• Prepare a T-Chart labeled “Before Horses” and “After Horses.”

Worksheets and Files

Lesson plan, worksheet(s), and rubric (if any) at www.usmint.gov/kids/teachers/lessonPlans/pdf/120.pdf.

Sessions 1 and 2

  1. Describe the Native American $1 Coin Program for background information. The program is described at www.usmint.gov/kids/coinNews/nativeAmerican/.
  2. Display the “2012 Native American $1 Coin Reverse” overhead transparency or photocopy. Tell the students that the back of a coin is called the reverse, and “obverse” is another name for the front.
  3. Ask the students to examine the coin image and tell you what they see in this image. Explain to the students that the theme of this coin is “The Spread of the Horse.” Remind the students that the horse was very important to the Plains Indians.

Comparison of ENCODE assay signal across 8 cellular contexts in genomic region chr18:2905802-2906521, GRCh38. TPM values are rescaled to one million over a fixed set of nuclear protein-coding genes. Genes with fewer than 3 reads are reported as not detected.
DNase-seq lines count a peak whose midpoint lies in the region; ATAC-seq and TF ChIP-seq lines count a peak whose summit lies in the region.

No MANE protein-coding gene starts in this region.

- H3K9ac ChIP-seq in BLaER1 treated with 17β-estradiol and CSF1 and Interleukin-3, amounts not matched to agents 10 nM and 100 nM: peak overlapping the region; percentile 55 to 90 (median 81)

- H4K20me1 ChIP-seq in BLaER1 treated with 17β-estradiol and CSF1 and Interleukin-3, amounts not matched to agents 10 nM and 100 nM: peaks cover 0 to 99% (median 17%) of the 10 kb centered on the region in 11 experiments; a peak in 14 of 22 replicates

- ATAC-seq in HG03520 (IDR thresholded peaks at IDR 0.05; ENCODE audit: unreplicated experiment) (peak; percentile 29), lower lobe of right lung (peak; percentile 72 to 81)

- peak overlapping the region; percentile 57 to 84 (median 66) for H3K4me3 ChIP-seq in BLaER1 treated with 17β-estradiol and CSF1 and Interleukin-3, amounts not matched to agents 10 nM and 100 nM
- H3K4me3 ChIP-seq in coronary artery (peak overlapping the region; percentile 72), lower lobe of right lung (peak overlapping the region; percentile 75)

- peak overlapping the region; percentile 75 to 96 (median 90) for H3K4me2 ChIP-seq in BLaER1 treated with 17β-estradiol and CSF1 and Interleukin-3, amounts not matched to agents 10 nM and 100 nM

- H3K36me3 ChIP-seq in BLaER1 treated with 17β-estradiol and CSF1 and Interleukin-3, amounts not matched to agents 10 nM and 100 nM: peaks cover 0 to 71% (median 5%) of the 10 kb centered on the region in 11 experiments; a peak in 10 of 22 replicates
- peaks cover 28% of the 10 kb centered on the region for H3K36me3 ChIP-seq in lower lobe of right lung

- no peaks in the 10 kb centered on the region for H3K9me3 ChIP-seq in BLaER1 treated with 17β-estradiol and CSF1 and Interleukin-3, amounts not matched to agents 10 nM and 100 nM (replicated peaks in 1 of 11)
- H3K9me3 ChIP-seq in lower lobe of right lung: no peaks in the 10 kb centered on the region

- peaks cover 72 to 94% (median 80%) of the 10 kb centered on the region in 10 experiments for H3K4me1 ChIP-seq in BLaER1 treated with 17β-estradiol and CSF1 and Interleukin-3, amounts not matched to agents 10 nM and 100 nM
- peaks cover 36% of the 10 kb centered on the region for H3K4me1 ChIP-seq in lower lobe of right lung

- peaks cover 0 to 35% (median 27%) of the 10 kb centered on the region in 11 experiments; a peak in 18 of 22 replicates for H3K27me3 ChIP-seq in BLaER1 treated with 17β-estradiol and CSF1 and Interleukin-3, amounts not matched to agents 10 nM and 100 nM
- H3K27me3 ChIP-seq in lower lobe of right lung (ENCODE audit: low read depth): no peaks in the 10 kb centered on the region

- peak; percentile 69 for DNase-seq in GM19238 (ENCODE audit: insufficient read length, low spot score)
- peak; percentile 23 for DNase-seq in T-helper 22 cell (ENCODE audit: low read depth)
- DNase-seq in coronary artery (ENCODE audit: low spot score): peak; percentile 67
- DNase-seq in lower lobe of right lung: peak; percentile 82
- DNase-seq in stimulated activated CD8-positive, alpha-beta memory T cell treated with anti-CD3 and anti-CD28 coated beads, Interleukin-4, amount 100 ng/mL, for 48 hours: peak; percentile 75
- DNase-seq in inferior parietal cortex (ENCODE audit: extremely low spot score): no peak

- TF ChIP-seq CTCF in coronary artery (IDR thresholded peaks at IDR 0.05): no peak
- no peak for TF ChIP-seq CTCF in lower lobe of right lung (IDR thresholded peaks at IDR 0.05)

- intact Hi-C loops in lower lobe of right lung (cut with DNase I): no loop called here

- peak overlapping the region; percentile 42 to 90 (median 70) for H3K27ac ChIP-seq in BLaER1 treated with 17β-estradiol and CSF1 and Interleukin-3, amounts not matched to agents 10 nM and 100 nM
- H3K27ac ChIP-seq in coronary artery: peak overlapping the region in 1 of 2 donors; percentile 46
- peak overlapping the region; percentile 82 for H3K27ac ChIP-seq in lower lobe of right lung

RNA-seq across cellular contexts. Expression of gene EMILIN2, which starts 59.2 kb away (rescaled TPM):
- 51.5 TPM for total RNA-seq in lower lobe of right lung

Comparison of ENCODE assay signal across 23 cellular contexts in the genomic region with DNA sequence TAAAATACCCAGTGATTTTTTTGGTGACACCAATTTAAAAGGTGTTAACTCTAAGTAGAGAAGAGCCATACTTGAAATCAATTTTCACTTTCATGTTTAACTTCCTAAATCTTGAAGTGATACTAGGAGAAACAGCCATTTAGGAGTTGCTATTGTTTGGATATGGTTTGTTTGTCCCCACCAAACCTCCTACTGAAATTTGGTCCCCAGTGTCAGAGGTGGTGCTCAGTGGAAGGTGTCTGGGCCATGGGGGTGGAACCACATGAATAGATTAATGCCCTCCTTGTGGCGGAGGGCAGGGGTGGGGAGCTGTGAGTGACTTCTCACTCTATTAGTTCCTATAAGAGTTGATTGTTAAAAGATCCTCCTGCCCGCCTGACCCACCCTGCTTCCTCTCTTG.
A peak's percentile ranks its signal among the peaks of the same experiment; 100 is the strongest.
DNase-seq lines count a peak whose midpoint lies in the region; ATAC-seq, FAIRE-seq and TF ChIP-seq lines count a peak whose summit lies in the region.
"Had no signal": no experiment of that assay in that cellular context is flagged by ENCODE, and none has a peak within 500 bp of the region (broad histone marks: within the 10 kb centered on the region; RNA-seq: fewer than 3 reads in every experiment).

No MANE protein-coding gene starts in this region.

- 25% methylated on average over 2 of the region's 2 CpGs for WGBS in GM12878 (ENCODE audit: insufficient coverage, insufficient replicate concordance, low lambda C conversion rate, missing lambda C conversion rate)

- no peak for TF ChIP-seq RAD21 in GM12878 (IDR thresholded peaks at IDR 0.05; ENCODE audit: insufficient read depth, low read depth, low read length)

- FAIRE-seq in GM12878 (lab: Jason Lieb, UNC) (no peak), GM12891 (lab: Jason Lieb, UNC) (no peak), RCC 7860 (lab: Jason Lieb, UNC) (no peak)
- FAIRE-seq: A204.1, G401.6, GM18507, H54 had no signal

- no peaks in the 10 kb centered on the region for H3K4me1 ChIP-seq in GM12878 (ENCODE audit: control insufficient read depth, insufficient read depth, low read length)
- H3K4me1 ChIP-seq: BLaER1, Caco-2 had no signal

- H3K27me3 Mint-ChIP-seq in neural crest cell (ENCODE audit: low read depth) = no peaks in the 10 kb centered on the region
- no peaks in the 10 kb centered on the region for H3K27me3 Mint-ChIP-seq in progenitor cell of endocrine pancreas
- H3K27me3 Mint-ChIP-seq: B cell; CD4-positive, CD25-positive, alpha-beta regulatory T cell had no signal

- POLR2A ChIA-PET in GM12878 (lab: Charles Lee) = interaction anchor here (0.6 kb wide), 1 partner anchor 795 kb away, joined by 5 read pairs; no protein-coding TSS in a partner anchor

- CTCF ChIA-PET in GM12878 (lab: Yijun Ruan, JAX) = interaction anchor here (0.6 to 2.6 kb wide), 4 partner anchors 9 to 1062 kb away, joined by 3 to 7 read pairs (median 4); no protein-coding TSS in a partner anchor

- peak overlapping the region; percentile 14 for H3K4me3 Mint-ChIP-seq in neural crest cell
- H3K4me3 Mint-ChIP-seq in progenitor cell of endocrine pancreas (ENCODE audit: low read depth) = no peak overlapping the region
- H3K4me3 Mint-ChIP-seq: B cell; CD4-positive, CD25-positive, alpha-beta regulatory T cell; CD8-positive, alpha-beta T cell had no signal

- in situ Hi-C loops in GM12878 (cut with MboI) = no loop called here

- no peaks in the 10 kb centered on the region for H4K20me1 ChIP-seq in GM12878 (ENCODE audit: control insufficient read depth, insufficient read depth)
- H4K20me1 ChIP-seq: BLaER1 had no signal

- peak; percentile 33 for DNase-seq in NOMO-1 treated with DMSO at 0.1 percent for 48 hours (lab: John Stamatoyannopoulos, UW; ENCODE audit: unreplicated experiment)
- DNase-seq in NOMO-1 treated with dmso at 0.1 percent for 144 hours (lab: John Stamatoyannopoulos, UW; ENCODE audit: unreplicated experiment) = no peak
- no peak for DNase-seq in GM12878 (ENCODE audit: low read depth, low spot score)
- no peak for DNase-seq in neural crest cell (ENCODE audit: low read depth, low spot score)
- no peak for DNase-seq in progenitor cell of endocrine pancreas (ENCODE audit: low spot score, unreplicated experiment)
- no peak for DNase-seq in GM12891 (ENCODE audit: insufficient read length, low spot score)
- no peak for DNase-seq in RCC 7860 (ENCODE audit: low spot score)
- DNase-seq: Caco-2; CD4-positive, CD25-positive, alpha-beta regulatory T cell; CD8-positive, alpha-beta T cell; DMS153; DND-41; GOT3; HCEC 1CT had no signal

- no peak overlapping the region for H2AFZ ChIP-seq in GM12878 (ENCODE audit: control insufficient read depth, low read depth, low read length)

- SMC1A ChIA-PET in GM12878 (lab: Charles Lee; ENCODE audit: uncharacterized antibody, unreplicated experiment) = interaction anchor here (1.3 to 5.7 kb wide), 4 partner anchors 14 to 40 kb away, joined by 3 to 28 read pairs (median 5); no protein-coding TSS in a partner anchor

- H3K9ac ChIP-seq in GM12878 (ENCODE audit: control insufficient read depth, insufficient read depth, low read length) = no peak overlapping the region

4. Introduce the students to the selected fictional text about Native Americans and horses. Explain to the students that they will be listening to a story, legend, or folktale that represents the special relationship that Plains Indians had with horses.
  5. Read the text aloud. After reading, ask the students to briefly share with a partner why they think the horse was so important to the Plains Indians.
  6. Remind the students that they have learned much about Native Americans and the various regions and tribes of the United States. Explain to the students that, while horses were eventually important to these people, they were not always present.